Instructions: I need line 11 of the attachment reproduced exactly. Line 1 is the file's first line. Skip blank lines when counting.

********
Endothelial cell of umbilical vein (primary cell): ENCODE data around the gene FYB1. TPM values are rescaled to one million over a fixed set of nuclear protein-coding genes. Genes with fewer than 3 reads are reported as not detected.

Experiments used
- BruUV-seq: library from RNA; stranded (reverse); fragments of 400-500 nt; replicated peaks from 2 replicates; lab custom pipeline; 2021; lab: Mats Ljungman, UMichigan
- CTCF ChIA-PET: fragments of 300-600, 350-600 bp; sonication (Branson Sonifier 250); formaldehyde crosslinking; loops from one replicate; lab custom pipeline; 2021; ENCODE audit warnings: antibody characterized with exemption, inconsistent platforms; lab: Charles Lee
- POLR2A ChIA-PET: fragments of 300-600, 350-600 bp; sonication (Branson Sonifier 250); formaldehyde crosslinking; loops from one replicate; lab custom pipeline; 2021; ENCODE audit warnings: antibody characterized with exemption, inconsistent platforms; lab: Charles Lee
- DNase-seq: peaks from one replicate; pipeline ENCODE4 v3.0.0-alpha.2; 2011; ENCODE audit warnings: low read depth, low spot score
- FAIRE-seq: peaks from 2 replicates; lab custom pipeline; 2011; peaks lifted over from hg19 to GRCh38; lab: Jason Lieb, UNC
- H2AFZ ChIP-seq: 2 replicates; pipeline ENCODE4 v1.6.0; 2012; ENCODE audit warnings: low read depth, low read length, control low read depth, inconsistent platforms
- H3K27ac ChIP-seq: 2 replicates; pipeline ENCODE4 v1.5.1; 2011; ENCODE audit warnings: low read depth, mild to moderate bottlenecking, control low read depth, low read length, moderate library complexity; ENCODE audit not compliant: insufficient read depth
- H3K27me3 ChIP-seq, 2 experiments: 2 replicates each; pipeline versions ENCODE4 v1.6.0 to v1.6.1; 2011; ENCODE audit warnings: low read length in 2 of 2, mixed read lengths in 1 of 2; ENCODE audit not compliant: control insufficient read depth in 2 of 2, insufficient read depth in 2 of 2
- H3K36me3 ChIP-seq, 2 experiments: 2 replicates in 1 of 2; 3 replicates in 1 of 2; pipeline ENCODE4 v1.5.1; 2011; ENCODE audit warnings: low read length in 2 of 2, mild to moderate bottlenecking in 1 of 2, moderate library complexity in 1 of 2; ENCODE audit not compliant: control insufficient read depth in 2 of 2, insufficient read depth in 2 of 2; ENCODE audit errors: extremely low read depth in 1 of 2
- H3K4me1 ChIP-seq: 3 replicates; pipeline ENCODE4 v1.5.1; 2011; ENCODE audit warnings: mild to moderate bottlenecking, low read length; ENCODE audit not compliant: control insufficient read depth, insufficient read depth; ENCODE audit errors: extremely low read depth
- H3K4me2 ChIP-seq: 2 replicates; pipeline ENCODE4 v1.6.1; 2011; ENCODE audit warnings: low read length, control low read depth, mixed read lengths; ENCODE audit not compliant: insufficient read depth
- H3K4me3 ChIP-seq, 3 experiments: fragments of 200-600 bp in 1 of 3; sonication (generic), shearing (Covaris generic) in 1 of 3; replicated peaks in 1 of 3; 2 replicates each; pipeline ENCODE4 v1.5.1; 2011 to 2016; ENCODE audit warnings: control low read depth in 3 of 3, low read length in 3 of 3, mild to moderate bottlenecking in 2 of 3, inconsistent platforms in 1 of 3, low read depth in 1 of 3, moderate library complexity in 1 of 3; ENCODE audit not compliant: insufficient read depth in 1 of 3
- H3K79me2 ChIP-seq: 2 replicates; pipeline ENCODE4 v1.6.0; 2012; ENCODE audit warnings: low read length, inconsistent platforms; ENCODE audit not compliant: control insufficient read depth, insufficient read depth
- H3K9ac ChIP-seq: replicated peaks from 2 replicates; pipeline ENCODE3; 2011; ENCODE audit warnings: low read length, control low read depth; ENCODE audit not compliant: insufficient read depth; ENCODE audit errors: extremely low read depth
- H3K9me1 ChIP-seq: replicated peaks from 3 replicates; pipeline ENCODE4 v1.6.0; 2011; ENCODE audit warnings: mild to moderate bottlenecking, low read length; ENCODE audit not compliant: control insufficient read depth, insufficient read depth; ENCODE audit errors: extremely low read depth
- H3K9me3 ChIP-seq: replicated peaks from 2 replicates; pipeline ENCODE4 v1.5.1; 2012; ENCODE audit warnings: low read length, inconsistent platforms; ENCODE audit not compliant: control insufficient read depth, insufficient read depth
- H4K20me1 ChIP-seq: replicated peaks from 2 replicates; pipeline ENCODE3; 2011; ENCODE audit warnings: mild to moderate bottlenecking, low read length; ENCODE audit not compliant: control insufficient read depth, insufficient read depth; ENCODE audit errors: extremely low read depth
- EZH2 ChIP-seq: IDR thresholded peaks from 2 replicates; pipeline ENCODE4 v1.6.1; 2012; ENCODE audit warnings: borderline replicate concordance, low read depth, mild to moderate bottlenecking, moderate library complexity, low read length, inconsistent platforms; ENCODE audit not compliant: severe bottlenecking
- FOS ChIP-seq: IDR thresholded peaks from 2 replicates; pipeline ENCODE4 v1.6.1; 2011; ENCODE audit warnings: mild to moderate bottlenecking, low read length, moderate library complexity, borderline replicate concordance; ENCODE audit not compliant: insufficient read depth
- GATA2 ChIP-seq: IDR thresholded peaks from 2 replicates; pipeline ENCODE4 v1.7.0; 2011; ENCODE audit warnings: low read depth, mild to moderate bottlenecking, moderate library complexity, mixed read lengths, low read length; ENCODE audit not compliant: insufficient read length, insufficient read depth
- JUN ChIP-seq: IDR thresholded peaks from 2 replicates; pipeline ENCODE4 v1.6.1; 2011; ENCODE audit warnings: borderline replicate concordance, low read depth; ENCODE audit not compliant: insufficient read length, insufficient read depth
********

- H3K36me3 ChIP-seq, 2 experiments: 2 replicates in 1 of 2; 3 replicates in 1 of 2; pipeline ENCODE4 v1.5.1; 2011; ENCODE audit warnings: low read length in 2 of 2, mild to moderate bottlenecking in 1 of 2, moderate library complexity in 1 of 2; ENCODE audit not compliant: control insufficient read depth in 2 of 2, insufficient read depth in 2 of 2; ENCODE audit errors: extremely low read depth in 1 of 2